XperiaZ3 722

BSD

Co-parenting goal

The beginning of this week was a test

My ex and I had recently been discussing joint holidays due to the cub’s ages. Stories of child abductions etc. are enough to make any parent shiver so we decided (for the time being anyway) that we would plan a trip together.

Nothing major, just a camping trip in the New Forest. My daughter’s love of wildlife would be satiated and my son would be in a new environment, great for his development.

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Mental set

What I didn’t want to do was ruin the experience by relentless arguing.

Whilst our relationship was deteriorating we’d successfully managed not to argue in front of the kids. I wasn’t about to foul this now whilst on a break so I went about adjusting my behavioural confirmation biases through a process of autosuggestion.

I believe in quite a few things. I was raised as a Christian, fell out with the premise but have recently fallen in again. I believe in the law of attraction, in that what you think about most you will manifest. I also believe that with practice, you can control your environment by altering your perception to whatever the heck is in front of you.

I’d be lying if I said it was easy but the application of counter scripts to the behaviours that you know you will witness work wonders when they do indeed arise. This made responding to them, or not, slightly less stressful. After all, what better way to put all those years together to good use than by counter-scripting every single element of their behaviour that caused frustration.

All for a good cause

She arrived. We loaded the already packed car and set off. I promptly went to sleep. Tactic one completed.

I woke up for a snack break then we set off again; I went to sleep again.

We arrived. It was a lovely site if a little water logged so we looked for a suitable pitch. Found one, in a clearing under light canopy; perfect.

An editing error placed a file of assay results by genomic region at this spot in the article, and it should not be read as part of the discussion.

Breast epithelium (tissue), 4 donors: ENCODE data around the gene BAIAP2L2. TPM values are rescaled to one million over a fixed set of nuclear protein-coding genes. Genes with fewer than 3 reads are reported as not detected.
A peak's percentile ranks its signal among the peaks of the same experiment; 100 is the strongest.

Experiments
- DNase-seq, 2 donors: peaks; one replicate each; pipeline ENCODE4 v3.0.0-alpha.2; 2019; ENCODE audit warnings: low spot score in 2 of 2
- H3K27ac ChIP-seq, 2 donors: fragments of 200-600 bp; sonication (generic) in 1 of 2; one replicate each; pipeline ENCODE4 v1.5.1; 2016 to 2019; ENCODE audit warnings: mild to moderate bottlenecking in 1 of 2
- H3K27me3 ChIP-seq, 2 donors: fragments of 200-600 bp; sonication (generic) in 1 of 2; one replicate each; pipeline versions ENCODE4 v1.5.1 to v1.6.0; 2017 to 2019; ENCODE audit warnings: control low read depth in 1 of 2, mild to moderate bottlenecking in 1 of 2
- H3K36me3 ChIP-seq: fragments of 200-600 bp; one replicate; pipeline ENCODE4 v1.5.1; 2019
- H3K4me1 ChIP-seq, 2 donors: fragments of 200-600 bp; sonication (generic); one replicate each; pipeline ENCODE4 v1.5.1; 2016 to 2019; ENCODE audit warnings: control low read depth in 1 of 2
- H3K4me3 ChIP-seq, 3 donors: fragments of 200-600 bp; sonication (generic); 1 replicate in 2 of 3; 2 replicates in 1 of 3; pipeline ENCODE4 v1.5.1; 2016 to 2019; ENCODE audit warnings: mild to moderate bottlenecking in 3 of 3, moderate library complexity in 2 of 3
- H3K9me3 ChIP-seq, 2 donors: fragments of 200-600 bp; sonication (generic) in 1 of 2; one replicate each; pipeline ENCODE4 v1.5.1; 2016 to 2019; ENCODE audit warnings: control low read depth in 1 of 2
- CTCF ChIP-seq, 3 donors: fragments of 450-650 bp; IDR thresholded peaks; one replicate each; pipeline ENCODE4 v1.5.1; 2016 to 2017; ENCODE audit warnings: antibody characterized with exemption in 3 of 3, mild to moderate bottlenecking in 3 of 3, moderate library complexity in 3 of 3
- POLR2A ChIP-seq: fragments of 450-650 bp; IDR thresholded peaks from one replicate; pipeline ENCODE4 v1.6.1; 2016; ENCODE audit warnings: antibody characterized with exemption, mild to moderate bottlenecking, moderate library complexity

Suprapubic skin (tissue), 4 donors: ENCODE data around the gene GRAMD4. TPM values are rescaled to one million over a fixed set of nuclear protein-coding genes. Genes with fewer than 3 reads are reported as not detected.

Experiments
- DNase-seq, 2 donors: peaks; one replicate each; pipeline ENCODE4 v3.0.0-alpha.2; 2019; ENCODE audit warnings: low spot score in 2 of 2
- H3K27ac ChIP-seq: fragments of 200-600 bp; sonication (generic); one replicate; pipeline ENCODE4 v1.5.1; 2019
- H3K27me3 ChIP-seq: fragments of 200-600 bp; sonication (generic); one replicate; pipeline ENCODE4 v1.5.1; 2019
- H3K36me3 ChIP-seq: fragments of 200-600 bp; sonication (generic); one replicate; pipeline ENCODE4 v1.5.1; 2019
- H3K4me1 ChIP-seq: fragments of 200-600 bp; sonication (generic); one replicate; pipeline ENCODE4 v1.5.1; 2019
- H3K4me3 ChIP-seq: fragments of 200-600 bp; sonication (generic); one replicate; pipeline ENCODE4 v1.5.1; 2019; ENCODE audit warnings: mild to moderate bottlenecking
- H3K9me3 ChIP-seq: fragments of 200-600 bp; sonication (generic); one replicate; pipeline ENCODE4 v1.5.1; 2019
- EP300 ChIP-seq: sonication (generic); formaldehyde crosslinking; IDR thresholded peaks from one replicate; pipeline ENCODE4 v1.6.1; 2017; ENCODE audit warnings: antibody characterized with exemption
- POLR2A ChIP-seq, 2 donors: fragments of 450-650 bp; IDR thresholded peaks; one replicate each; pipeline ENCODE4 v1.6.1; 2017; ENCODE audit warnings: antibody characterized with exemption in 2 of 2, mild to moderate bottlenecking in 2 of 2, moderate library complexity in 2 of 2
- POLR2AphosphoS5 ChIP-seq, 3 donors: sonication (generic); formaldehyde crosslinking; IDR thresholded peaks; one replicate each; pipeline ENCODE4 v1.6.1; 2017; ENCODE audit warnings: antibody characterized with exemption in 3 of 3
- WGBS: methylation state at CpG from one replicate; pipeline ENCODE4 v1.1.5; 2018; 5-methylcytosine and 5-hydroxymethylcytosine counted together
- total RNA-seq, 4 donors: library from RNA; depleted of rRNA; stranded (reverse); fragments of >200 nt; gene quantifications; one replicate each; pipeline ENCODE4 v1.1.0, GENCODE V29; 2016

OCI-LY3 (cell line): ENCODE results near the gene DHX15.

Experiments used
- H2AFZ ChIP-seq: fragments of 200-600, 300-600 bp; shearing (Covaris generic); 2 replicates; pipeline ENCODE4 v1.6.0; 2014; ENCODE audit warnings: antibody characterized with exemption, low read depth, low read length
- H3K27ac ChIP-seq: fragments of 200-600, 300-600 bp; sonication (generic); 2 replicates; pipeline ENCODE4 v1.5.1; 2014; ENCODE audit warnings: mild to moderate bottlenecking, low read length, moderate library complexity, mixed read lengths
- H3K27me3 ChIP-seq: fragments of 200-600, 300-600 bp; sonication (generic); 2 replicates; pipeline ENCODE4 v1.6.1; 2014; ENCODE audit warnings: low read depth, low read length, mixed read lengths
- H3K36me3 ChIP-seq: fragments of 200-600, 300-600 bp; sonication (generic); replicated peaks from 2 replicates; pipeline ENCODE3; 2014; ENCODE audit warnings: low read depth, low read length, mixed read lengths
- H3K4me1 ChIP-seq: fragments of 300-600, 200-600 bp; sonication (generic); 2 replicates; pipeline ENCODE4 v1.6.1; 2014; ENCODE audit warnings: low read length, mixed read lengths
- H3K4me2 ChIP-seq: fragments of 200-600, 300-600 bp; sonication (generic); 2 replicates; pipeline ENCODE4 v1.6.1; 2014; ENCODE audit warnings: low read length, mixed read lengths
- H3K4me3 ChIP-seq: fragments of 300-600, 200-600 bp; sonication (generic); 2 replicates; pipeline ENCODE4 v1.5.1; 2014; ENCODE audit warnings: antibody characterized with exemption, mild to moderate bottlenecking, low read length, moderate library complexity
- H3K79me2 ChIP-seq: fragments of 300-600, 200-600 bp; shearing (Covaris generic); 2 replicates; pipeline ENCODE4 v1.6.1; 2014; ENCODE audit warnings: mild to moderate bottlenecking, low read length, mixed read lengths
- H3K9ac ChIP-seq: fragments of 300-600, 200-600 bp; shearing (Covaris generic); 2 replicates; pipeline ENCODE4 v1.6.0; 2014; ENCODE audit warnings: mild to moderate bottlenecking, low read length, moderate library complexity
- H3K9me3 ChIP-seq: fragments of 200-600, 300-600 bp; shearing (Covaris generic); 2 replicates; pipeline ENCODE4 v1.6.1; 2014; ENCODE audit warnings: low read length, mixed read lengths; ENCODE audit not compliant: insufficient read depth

Tent pitched; no dramas

Sleeping quarters sorted; no dramas.

Cubs running relatively free in a beautiful forest and staring in amazement at wild cows and horses.

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Proper planning prevents poor performance

Success! 3 days passed and we remained civil throughout. More importantly the cubs loved it. My daughter, ever the adventurer discovered a total of 4 frogs, 2 newts, an extremely tame Robin and a Treecreeper. She missed the Tawny Owl, whose mid-night screech went right to my very D.N.A and had me wide eyed and staring for quite a while.

There was one fall from grace; a heated sentence or two regarding dirty clothes but this was quickly quashed. It was probably more to do with 3 nights on a hard forest floor whilst my camping mat remained safe and warm in the garage, than our normal head butting.

Advice

So that’s the key; prepare yourself mentally and you can get the outcome you require. I’m sure it was equally as testing for her as I’m no saint. It also helped that it was a short period of time or I’m sure we’d both have got more snappy.

Autosuggestion wins the day. And sleep.

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BSD